What is moles?

Moles in children: Overview

Moles are skin growths made up of cells that produce color (pigment). A mole can appear anywhere on the skin, alone or in groups. Most people get a few moles during their first 20 years of life. They are usually brown in color but can be blue, black, or flesh-colored. Most moles are harmless and do not cause pain or other symptoms, unless you rub them or they bump against something.

A child usually does not need treatment for moles. But some can turn into cancer. Talk to your doctor if your child has a mole that bleeds, itches, burns, or changes size or color. Also let the doctor know when your child gets a new mole. Make sure your child wears sunscreen and other sun protection every day to help prevent skin cancer.

Moles

A mole is a skin growth made up of cells (melanocytes or nevus cells) that produce color (pigment). Moles can appear anywhere on the skin, alone or in groups.

Most moles appear during the first 20 years of a person's life. Some may not appear until later in life. Although most moles are harmless, some can become cancerous. Signs of skin cancer include a change in the skin, such as a growth, an irritation or sore that does not heal, or a change in a wart or mole.

  • Moles are usually brown, but they can be blue, black, or flesh-colored.
  • Size and shape may vary.
  • During the teen years and pregnancy, moles tend to become darker and larger, and new ones may appear.
  • Some moles may contain hairs, stay smooth, become raised or wrinkled, or fall off in old age.

How are moles removed?

Your doctor may remove a mole in any of these ways:

  • Cutting it off. Some moles can be "shaved" off flush with the skin. Other moles may have cells that go underneath the skin. In that case, your doctor might make a deeper cut to remove the entire mole and prevent it from growing back. This cut may require stitches.
  • Freezing it with liquid nitrogen. Your doctor will swab or spray a small amount of super-cold liquid nitrogen on the mole. You might have a small blister where the mole was, but it will heal on its own.
  • Burning it off. An electric current passes through a wire that becomes hot. The wire is used to burn off the upper layers of the skin. You may need more than one treatment to remove a mole.

The procedure may hurt a little, but your doctor will numb the area with an anesthetic first. If the procedure causes any bleeding, your doctor may apply a medicine that helps stop the bleeding. Then the doctor will put a bandage on the area. These procedures usually leave only small scars or marks.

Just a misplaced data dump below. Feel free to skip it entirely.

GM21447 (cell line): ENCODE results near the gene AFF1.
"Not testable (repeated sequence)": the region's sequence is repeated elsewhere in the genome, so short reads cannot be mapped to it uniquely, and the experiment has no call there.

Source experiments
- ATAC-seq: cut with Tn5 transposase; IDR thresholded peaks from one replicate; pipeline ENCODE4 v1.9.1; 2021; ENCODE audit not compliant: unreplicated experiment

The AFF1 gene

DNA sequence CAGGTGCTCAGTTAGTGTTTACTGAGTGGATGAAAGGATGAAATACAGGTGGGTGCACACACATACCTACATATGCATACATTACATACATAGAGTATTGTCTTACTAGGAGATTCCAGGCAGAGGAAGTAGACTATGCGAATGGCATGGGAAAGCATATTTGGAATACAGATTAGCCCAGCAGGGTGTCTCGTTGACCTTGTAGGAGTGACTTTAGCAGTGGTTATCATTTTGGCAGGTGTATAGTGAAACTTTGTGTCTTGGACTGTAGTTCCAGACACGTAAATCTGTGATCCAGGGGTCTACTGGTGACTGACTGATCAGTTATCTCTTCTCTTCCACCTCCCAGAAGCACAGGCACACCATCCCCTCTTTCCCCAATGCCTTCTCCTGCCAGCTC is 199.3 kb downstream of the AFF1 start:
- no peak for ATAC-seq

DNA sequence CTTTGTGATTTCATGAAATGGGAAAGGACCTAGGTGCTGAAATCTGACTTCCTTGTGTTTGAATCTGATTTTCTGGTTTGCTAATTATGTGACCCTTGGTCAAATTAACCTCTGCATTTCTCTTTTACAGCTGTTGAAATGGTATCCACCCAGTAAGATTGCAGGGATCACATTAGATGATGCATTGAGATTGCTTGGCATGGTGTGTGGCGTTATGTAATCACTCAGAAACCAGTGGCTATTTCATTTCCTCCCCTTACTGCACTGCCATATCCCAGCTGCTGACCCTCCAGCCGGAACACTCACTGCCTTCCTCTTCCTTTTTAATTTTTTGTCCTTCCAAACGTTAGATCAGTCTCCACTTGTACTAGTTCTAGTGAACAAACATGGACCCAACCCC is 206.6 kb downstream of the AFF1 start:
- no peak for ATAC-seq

Why are moles removed?

Most moles don't need to be treated. But some people have them removed because they don't like the way their mole looks or feels. If you have a mole that looks different from your other moles, have your doctor check it for cancer.

How can you care for yourself when you have moles?

Check regularly for skin growths or changes such as in the color and feel of the skin. Check your whole body, including your genital area, your scalp, and between your toes. Contact your doctor if you see changes, such as a fast-growing mole, a mole that bleeds, or a sore that doesn't heal.

What are moles?

Moles are skin growths made up of cells that produce color (pigment). A mole can appear anywhere on the skin, alone or in groups. They are usually brown but can be blue, black, or flesh-colored. Most moles are harmless.

Is it safe to remove moles and skin tags at home?

Home remedies, such as using nail clippers to cut off skin tags or using lotions and pastes to remove moles, may cause bleeding, infection, and scarring. It's important that your doctor check moles before they are removed. It's best to have your doctor remove your moles and skin tags for you.

Moles in children: When to call

Watch closely for changes in your child's health, and be sure to contact your doctor if:

  • A mole looks different than it did before. It may have changed in size, color, shape, or the way it looks.

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The content above contains general health information provided by Healthwise, Incorporated, and reviewed by its medical experts. This content should not replace the advice of your healthcare provider. Not all treatments or services described are offered as services by us. For recommended treatments, please consult your healthcare provider.